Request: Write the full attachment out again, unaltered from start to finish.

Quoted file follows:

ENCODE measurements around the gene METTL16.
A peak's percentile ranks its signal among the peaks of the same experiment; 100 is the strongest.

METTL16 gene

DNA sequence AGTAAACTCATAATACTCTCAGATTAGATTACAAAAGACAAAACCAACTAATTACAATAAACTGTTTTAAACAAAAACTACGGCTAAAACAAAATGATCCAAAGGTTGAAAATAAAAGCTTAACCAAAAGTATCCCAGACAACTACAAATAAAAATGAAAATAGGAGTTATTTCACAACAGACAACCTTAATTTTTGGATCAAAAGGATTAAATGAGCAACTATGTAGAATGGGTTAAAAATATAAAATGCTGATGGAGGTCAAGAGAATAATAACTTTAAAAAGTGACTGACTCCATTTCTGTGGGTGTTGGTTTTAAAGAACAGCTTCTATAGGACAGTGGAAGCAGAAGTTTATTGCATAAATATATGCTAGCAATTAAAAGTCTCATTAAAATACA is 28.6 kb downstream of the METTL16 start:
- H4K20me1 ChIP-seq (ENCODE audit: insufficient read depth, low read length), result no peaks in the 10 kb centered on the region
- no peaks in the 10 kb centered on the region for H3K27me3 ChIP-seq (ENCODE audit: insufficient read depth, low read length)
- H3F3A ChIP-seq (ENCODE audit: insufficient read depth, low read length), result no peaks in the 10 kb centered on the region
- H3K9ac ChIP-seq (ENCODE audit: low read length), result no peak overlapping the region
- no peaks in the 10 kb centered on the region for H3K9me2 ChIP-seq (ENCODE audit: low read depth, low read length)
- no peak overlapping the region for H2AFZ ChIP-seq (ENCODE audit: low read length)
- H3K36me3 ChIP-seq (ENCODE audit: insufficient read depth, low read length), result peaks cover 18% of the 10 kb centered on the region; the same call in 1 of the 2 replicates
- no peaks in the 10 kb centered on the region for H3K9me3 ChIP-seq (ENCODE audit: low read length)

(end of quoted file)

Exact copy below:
ENCODE measurements around the gene METTL16.
A peak's percentile ranks its signal among the peaks of the same experiment; 100 is the strongest.

METTL16 gene

DNA sequence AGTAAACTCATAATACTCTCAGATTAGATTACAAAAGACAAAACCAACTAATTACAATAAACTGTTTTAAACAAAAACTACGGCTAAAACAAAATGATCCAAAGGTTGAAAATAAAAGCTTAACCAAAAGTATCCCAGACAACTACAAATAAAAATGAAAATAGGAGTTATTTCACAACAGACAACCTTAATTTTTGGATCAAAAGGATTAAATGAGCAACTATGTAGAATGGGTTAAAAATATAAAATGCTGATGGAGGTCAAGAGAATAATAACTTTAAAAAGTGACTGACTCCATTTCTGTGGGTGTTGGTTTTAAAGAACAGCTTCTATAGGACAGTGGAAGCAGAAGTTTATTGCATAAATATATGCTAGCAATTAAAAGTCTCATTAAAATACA is 28.6 kb downstream of the METTL16 start:
- H4K20me1 ChIP-seq (ENCODE audit: insufficient read depth, low read length), result no peaks in the 10 kb centered on the region
- no peaks in the 10 kb centered on the region for H3K27me3 ChIP-seq (ENCODE audit: insufficient read depth, low read length)
- H3F3A ChIP-seq (ENCODE audit: insufficient read depth, low read length), result no peaks in the 10 kb centered on the region
- H3K9ac ChIP-seq (ENCODE audit: low read length), result no peak overlapping the region
- no peaks in the 10 kb centered on the region for H3K9me2 ChIP-seq (ENCODE audit: low read depth, low read length)
- no peak overlapping the region for H2AFZ ChIP-seq (ENCODE audit: low read length)
- H3K36me3 ChIP-seq (ENCODE audit: insufficient read depth, low read length), result peaks cover 18% of the 10 kb centered on the region; the same call in 1 of the 2 replicates
- no peaks in the 10 kb centered on the region for H3K9me3 ChIP-seq (ENCODE audit: low read length)